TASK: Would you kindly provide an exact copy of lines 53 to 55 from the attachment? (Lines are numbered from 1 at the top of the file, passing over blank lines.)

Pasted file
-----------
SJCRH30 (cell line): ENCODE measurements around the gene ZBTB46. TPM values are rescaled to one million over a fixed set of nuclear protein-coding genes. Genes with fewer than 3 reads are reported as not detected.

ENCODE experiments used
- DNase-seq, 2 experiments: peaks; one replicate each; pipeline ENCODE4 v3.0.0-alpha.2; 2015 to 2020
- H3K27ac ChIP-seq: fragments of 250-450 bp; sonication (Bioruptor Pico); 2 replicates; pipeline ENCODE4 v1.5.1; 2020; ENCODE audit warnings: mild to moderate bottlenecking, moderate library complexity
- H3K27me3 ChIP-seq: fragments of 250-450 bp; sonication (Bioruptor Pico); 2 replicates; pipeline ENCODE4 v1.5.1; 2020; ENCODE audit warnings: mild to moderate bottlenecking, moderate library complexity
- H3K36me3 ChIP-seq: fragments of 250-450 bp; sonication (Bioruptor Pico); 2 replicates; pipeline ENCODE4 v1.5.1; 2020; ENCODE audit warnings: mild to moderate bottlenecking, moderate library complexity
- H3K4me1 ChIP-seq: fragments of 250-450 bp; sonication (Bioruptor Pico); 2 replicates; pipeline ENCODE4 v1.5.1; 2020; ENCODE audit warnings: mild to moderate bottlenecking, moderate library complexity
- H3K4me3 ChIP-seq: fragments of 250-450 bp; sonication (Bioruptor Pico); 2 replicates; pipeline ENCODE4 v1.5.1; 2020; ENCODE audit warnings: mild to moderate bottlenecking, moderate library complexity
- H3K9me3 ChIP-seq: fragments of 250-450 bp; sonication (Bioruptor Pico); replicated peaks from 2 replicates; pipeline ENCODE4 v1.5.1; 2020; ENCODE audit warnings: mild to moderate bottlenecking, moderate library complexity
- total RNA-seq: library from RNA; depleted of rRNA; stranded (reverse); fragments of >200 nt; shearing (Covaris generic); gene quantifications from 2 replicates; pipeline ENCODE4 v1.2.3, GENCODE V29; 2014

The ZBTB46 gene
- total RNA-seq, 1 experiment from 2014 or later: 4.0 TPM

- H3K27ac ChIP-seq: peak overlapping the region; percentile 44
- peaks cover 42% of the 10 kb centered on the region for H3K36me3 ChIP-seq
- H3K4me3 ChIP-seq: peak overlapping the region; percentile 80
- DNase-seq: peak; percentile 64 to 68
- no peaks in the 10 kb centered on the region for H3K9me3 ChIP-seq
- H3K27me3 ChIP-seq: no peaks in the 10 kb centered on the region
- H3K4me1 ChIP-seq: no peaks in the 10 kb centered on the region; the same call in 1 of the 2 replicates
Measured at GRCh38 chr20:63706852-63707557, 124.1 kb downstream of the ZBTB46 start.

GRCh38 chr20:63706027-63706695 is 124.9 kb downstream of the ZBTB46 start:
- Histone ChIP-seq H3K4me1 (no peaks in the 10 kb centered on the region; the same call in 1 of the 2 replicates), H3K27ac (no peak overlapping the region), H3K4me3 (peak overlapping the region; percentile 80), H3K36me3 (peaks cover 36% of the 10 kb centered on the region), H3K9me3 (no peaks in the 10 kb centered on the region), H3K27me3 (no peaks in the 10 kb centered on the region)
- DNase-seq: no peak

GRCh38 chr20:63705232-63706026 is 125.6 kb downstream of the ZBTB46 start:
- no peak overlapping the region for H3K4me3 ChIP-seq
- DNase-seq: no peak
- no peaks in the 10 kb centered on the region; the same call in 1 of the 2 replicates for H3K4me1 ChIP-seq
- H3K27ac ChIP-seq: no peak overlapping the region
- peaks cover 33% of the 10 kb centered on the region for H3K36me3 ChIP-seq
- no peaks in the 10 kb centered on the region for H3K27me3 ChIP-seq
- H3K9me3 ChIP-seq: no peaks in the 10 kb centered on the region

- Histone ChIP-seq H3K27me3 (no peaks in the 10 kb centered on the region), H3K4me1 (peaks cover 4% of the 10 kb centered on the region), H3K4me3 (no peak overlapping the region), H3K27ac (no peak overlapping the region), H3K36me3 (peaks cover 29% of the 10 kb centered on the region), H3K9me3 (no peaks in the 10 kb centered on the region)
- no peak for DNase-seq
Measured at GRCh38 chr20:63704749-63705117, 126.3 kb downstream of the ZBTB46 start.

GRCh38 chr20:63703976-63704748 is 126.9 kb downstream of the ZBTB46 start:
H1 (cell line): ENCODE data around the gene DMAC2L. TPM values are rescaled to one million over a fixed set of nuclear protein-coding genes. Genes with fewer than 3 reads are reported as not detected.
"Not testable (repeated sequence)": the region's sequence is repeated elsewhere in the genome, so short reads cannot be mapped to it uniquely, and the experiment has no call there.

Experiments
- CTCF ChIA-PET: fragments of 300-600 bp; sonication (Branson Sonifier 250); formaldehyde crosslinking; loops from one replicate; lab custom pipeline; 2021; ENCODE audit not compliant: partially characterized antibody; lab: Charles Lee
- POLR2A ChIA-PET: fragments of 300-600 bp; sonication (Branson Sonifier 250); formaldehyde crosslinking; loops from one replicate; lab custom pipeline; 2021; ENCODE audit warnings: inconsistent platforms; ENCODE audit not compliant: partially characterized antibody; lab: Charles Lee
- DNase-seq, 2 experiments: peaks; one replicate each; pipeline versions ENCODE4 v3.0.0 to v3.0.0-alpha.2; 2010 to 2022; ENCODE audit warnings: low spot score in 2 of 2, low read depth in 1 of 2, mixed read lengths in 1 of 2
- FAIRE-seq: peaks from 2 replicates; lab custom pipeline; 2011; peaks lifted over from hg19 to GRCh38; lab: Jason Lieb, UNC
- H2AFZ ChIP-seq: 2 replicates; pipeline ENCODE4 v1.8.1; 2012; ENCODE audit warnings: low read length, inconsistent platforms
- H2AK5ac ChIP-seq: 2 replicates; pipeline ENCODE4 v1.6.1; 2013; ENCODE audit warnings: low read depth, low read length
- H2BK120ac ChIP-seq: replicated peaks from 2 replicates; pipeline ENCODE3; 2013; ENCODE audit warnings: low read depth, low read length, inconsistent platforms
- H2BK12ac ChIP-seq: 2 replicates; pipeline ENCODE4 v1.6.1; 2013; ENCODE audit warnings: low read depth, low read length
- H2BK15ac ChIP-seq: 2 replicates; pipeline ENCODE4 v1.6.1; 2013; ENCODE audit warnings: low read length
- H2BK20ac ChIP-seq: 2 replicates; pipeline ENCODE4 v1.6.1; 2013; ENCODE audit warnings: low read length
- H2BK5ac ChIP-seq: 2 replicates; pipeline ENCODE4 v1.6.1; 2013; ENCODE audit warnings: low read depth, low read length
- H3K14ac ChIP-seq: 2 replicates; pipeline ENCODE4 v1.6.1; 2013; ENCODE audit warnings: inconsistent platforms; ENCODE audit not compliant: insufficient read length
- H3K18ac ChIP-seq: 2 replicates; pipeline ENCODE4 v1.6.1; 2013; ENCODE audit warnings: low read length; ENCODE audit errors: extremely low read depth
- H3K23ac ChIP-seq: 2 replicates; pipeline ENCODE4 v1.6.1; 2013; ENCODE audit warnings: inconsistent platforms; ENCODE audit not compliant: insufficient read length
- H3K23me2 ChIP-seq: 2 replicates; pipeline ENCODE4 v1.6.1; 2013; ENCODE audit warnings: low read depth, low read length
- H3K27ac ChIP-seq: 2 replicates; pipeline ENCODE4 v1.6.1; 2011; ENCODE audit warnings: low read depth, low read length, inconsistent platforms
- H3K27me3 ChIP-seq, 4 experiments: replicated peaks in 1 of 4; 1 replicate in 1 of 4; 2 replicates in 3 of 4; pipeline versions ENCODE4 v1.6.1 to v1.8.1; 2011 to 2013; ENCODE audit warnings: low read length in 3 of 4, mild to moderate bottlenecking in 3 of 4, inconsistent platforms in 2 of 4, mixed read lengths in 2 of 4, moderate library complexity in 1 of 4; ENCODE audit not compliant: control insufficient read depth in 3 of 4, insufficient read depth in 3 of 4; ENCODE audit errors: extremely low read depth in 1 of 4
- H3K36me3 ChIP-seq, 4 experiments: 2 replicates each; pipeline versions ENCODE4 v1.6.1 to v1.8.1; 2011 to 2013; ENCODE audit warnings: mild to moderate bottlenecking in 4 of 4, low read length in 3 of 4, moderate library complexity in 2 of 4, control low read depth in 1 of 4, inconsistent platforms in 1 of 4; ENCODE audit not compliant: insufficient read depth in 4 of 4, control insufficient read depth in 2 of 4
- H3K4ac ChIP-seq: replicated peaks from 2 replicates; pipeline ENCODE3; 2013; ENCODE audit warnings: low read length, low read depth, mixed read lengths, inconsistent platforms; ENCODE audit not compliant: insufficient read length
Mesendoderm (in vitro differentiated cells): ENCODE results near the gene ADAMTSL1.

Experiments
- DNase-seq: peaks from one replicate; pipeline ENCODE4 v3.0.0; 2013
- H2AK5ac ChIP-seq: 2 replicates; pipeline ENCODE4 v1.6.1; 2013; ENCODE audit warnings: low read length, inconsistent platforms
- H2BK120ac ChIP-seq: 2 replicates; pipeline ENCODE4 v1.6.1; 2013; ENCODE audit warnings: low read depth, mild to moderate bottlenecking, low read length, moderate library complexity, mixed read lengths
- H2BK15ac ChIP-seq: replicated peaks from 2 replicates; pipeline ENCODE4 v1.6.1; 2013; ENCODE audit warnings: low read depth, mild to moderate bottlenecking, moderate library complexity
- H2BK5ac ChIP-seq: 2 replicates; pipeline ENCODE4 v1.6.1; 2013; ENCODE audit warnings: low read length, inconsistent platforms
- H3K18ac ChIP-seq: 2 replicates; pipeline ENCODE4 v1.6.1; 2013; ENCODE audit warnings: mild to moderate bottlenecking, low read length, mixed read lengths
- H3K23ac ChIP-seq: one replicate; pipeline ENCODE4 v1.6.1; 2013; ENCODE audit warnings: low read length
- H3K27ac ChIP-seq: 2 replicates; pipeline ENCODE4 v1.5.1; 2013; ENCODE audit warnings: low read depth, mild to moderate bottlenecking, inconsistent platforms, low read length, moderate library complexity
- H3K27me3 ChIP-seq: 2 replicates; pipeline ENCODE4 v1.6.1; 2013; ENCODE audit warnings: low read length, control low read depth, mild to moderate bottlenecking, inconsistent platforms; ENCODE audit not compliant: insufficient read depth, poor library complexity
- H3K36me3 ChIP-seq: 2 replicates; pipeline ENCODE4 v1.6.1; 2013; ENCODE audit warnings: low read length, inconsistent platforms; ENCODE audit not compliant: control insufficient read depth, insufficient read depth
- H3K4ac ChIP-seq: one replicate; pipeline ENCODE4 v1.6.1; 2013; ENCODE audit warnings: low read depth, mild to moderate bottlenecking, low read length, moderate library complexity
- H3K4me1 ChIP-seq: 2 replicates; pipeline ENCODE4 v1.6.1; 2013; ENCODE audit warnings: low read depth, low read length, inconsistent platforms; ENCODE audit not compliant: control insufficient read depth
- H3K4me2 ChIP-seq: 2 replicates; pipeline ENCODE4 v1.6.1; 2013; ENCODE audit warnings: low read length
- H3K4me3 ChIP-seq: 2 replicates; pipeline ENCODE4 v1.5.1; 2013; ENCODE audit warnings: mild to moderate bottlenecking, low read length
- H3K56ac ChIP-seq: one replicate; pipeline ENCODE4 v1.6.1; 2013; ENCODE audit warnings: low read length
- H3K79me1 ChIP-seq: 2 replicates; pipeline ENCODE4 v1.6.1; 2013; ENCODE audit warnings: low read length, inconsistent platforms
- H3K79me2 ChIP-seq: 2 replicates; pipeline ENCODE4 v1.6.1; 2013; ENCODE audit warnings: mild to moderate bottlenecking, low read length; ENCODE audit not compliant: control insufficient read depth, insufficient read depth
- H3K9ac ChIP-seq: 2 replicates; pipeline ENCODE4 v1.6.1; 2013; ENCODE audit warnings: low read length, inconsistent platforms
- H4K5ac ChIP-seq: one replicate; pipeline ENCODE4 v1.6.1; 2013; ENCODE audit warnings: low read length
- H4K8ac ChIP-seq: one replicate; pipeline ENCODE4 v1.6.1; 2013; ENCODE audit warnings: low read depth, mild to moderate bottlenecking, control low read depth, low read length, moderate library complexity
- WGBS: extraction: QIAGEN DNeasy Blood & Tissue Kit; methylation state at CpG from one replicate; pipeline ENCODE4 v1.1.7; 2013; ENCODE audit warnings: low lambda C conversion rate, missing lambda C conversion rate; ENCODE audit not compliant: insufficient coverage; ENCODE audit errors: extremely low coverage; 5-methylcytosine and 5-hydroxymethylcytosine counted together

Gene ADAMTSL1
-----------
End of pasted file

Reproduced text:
- H3K23me2 ChIP-seq: 2 replicates; pipeline ENCODE4 v1.6.1; 2013; ENCODE audit warnings: low read depth, low read length
- H3K27ac ChIP-seq: 2 replicates; pipeline ENCODE4 v1.6.1; 2011; ENCODE audit warnings: low read depth, low read length, inconsistent platforms
- H3K27me3 ChIP-seq, 4 experiments: replicated peaks in 1 of 4; 1 replicate in 1 of 4; 2 replicates in 3 of 4; pipeline versions ENCODE4 v1.6.1 to v1.8.1; 2011 to 2013; ENCODE audit warnings: low read length in 3 of 4, mild to moderate bottlenecking in 3 of 4, inconsistent platforms in 2 of 4, mixed read lengths in 2 of 4, moderate library complexity in 1 of 4; ENCODE audit not compliant: control insufficient read depth in 3 of 4, insufficient read depth in 3 of 4; ENCODE audit errors: extremely low read depth in 1 of 4